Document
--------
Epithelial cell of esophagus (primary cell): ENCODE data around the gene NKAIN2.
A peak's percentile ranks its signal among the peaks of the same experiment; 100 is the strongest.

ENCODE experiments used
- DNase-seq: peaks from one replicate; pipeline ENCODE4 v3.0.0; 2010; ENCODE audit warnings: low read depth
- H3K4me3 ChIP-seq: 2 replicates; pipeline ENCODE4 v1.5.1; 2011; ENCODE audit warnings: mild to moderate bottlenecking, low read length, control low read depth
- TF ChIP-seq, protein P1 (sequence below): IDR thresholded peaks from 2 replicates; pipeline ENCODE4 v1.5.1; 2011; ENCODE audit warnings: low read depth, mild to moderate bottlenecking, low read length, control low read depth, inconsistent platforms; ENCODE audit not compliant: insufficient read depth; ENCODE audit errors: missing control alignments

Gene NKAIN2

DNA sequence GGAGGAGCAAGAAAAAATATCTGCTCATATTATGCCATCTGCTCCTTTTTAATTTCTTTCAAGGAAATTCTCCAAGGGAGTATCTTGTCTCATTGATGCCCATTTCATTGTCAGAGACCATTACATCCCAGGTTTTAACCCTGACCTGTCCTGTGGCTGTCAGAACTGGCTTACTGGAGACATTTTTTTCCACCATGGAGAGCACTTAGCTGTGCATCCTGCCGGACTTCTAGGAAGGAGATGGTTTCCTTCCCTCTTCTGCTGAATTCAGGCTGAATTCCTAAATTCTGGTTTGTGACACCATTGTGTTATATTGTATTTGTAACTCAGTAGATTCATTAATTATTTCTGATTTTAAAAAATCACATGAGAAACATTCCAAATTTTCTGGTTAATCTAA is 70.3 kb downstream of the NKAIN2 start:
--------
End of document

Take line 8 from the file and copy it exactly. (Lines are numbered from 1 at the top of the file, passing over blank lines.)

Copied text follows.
DNA sequence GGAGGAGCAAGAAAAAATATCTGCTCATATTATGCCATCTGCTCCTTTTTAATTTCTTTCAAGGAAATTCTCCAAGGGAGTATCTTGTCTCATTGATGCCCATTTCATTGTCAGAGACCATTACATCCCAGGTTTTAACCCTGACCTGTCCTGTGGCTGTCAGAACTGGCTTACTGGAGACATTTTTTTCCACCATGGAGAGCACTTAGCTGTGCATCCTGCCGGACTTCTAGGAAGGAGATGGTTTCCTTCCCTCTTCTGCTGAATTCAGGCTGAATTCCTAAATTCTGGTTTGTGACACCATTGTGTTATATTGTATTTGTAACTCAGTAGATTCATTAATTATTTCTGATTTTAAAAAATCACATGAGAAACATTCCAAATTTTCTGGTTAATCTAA is 70.3 kb downstream of the NKAIN2 start: